Tom Putnam, our Founder & Chairman, has a saying, “You have to be aboard the train before it leaves the station.” His analogy pertains to investing — particularly folks who believe that they can time the market. Market timers hope they can catch the market at its highest or lowest point in an attempt to maximize returns and often let their emotions get in the way of rational decision making. They become fearful and sell when they should buy. The typical result is that they miss market upswings and their gains are much less than what they would have been if they had just stayed the course.
Many investors find it difficult to achieve their financial goals for a number of reasons. Unexpected and uncontrollable events can wreak havoc on a financial plan. But often it is the investor’s own actions that cause them to fall short of their investment objectives. The investment environment comprised of academicians, practitioners, pundits, and the financial press is complicit in steering the investor to turn to diminishing behaviors such as market timing and performance-chasing.
Time in the Market — Not Market Timing
The reason an investor would want to try to time the market is to accomplish dual goals: preserve capital and achieve outsized returns. Moreover, the investment environment not only validates market timing, but leads investors to believe that they can and should be doing it. Additionally, investment newsletters tell subscribers when to “get in” and “get out” of stocks, bonds, and other assets. Yet financial markets are inherently unpredictable and there is overwhelming evidence that not only does market timing not work, but it diminishes long-term returns. Data shows that long-term investing, even through a stock market downturn, yields better results over the years than trying to time a decline, park capital on the sidelines, and return when “things are better.”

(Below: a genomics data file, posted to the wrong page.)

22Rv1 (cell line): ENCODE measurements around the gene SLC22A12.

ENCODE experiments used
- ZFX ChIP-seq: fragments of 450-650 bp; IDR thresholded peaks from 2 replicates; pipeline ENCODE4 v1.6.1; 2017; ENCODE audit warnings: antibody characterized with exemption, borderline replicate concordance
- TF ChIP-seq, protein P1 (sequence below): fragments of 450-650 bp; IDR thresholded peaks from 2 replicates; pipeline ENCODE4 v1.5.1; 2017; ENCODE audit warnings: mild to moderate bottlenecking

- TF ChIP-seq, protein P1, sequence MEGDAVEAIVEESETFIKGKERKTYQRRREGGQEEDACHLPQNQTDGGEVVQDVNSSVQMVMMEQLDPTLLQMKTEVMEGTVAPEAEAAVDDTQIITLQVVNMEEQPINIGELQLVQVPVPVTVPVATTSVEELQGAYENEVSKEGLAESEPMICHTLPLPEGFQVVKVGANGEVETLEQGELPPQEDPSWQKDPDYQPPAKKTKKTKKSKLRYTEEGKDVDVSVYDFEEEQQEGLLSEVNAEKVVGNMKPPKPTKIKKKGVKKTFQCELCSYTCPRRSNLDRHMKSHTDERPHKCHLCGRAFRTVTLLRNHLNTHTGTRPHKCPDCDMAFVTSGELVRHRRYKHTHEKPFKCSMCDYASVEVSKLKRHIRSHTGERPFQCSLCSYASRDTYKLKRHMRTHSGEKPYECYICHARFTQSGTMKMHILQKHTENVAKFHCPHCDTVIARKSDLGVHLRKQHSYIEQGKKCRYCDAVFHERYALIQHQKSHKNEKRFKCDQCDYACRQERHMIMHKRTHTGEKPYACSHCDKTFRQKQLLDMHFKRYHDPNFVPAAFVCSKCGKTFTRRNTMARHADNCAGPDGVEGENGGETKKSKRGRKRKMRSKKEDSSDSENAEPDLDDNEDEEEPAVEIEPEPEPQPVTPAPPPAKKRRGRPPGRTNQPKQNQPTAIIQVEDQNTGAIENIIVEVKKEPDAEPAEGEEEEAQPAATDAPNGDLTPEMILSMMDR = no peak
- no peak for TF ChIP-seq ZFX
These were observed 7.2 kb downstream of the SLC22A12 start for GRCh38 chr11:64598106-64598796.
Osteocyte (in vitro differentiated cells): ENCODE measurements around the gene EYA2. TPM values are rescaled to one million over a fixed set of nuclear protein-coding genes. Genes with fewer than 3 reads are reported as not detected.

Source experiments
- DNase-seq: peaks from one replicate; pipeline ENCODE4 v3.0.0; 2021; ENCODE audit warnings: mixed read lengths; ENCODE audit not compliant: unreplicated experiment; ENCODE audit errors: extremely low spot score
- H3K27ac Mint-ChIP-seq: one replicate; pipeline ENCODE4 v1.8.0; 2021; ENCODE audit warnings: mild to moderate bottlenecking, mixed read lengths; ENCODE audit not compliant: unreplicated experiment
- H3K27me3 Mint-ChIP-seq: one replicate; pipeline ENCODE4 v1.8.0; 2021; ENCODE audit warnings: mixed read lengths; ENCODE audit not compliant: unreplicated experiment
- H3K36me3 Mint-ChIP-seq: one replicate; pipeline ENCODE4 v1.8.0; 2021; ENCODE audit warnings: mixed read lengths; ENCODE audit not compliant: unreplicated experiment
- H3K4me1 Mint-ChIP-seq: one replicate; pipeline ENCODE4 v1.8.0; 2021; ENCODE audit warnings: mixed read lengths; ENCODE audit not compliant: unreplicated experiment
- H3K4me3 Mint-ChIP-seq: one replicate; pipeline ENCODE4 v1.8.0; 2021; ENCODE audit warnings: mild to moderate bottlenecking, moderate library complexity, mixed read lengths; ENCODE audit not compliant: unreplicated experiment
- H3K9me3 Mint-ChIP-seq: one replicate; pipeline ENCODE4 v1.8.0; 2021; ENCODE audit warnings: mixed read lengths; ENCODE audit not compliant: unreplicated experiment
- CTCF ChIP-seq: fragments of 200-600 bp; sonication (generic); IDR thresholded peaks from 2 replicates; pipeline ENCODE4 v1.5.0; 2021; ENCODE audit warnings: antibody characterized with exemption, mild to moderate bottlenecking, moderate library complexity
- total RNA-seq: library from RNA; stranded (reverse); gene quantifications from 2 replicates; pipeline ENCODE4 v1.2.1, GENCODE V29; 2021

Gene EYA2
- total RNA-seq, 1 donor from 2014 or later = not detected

Investors are also compelled to chase performance: to sell funds (fire managers) that are underperforming and buy those funds (hire managers) that are outperforming. However, performance-chasing may actually be a hindrance to capital appreciation and wealth building. Buy-and-hold takes a great deal of discipline and patience, both of which are in short supply in today’s investment environment. And while performance-chasing sounds plausible, it relies on a shaky premise that the past can predict the future. There is a good reason why investment managers are required to include the disclaimer “past performance is not indicative of future results” when presenting investment returns.
What about Market Drops?
Fenimore Asset Management, the investment advisor to FAM Funds, embraces periods when the stock market declines and is prepared for them because we seek opportunities to invest in high-quality, well-managed businesses at a discount to our appraisal of their intrinsic value. We use volatility to strengthen our portfolios for the long term.
How should investors steel themselves against internal and external temptations to attempt to time the market or chase performance? As advisors know all too well, having a comprehensive, understandable investment plan is foundational; it is hard to stay the course if you don’t know the course. Of equal importance is to be patient and ignore what others are doing. Ultimately, long-term wealth building requires discipline and an ability to remain steadfast so that self-defeating behaviors are avoided. It’s our observation that, over time, stock prices should follow the earnings growth of businesses, regardless of inevitable short-term market fluctuations.